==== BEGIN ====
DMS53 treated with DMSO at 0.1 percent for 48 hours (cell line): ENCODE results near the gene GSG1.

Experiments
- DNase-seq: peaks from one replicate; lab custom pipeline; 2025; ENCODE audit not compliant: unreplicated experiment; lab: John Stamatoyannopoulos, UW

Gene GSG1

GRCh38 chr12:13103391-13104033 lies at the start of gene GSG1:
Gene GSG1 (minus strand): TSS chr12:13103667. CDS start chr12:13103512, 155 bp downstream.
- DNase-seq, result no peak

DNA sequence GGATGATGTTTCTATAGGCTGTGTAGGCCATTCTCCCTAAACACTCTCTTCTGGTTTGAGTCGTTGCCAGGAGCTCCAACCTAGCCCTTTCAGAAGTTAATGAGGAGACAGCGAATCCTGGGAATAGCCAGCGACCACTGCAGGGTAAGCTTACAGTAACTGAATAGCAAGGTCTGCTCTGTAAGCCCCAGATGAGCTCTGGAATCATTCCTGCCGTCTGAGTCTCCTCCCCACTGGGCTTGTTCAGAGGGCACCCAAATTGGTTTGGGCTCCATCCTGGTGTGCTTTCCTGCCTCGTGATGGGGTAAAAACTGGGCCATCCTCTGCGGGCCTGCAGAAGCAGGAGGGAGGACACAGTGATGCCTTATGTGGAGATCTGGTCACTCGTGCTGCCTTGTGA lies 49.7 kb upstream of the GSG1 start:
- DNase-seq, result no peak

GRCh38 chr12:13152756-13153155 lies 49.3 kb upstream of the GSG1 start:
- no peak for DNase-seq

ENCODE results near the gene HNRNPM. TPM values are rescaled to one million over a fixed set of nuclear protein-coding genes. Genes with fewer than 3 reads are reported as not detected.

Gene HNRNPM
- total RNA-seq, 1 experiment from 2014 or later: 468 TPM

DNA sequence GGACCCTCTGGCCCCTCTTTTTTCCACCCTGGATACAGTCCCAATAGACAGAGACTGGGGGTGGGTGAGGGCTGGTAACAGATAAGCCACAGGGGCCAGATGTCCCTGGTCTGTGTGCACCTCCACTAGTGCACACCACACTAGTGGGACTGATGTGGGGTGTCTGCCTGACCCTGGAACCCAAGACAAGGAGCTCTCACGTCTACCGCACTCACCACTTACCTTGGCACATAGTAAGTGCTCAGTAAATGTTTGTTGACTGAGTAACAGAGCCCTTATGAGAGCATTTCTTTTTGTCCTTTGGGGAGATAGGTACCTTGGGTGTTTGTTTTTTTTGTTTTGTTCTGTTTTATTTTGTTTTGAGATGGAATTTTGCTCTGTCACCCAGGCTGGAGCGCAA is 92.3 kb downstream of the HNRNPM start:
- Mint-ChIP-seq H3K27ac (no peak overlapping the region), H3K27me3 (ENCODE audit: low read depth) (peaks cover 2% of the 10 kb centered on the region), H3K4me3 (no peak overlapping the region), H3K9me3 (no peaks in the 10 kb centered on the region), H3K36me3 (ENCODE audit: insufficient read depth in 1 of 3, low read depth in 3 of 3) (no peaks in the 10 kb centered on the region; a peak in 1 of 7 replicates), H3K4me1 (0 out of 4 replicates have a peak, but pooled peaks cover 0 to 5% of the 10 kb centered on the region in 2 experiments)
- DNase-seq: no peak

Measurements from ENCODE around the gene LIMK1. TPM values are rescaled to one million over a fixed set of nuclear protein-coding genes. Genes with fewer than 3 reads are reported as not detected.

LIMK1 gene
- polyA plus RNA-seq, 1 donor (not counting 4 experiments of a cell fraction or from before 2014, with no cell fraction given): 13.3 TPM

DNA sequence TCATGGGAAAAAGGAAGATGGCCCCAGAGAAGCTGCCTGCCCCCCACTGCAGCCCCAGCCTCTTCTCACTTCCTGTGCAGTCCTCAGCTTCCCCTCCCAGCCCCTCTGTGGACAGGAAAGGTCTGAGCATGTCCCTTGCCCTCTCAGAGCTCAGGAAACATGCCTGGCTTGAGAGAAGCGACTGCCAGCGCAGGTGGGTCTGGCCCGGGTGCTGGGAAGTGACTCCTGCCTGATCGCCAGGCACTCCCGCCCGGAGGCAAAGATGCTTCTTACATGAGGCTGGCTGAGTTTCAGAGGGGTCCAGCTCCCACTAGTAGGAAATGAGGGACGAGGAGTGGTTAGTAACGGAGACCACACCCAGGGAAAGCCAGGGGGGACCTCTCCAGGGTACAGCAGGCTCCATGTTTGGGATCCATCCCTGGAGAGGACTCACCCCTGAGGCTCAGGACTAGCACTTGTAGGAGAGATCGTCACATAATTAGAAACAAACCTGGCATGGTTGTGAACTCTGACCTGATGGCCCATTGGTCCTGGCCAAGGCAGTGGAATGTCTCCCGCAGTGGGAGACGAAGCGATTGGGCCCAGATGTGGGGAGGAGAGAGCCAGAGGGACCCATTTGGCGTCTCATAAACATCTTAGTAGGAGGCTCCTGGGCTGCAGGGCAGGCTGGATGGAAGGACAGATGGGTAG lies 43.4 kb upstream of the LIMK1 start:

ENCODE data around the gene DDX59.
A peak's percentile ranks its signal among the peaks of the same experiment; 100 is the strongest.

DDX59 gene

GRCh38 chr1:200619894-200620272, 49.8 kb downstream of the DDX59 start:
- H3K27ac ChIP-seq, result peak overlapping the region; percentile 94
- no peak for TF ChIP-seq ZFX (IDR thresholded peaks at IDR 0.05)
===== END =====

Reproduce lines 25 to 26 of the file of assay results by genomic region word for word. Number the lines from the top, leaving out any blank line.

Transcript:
GRCh38 chr1:200619894-200620272, 49.8 kb downstream of the DDX59 start:
- H3K27ac ChIP-seq, result peak overlapping the region; percentile 94